Not only that, but a lot of times finding copies of these documents can be instrumental in planning for the future, especially since your income is going to be cut pretty dramatically. After all, in a divorce, no one walks away with more money than they had beforehand. You’ll take the income that you had, divide it in two (probably unequally, because it’s rare that both spouses earn exactly the same), and support two households with the same money. It’s almost always a difficult period financially, so it’s a great time to analyze your spending and, if possible, find out where you can cut back a little. Tax returns, especially, are incredibly important. If you’re worried about hidden assets, the tax return may show you how to find them.
The more information you can get your hands on, the better prepared you’ll be, both now for your divorce and in the future for your brand new start. Your attorney can probably help you find this stuff in the discovery process, but that will take time and cost money. If you have it on your own, you can move much more quickly and easily through the process, and you won’t have to spend money asking your husband to provide documentation to you. Not only that, but you’ll be able to spend some time looking at what you’ve spent, where you can make cuts, and figuring out how to make your brand new start as easy as possible.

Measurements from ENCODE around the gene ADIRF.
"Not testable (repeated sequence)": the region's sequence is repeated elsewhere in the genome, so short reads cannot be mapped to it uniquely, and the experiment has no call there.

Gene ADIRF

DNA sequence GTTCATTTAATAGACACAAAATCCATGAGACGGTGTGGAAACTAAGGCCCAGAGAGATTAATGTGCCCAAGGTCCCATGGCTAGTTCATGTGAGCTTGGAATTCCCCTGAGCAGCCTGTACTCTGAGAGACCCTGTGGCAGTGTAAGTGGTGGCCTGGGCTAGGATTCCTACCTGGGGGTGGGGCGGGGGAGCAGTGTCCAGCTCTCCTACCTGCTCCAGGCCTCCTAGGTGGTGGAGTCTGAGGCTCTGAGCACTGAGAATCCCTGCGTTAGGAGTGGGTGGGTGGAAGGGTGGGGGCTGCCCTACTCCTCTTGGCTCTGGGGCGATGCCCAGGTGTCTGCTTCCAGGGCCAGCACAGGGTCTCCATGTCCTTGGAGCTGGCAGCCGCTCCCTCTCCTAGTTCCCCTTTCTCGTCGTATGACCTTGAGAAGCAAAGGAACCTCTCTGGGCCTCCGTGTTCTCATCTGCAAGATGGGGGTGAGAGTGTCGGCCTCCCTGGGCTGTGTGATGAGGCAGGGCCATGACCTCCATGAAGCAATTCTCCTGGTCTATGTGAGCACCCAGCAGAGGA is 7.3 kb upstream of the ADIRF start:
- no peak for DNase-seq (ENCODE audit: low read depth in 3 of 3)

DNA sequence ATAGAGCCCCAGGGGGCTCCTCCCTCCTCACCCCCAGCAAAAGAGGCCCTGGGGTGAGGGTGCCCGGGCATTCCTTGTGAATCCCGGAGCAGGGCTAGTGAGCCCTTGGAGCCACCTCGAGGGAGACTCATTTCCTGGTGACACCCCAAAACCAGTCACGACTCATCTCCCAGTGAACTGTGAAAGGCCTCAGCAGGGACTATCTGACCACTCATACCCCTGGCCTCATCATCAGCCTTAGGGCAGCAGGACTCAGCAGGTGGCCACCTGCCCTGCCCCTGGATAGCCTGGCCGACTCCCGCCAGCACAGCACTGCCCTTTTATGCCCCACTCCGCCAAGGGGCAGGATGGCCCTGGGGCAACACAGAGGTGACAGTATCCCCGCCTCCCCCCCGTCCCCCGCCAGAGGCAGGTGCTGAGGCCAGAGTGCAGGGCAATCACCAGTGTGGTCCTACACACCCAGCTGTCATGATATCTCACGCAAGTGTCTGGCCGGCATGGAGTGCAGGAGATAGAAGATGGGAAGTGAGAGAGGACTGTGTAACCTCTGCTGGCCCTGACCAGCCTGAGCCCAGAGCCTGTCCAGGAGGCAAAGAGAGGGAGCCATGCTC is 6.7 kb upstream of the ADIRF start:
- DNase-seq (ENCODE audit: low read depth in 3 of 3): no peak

4. Not taking accurate inventory.
Virginia is an equitable distribution (as opposed to a community property) state. We classify property as one of three things: separate, marital, or hybrid.
Separate property is anything that was earned or acquired before the marriage, or received as a gift or inheritance before or after the marriage, as long as it wasn’t from your spouse. Marital property is anything that was earned, purchased, or otherwise acquired during the marriage. Hybrid property, on the other hand, is a combination of the two, so it’s part marital and part separate. An example of a hybrid asset would be something like a home or a retirement account that existed prior to marriage, but which was maintained, contributed to, or paid for during the marriage with marital money.
You have an interest in anything that is either marital or hybrid, so you should be sure that you’re taking inventory. Just because he purchased the home, for example, before your wedding doesn’t mean that you don’t have an interest. If you improved the home (whether you did the work personally or paid someone else to do it), you have something called “sweat equity,” in the house because of it’s appreciated value. Not only that, but if you made the mortgage payments together, you also have an interest in the equity that accrued as a result of your contributions as well. Don’t write this interest off!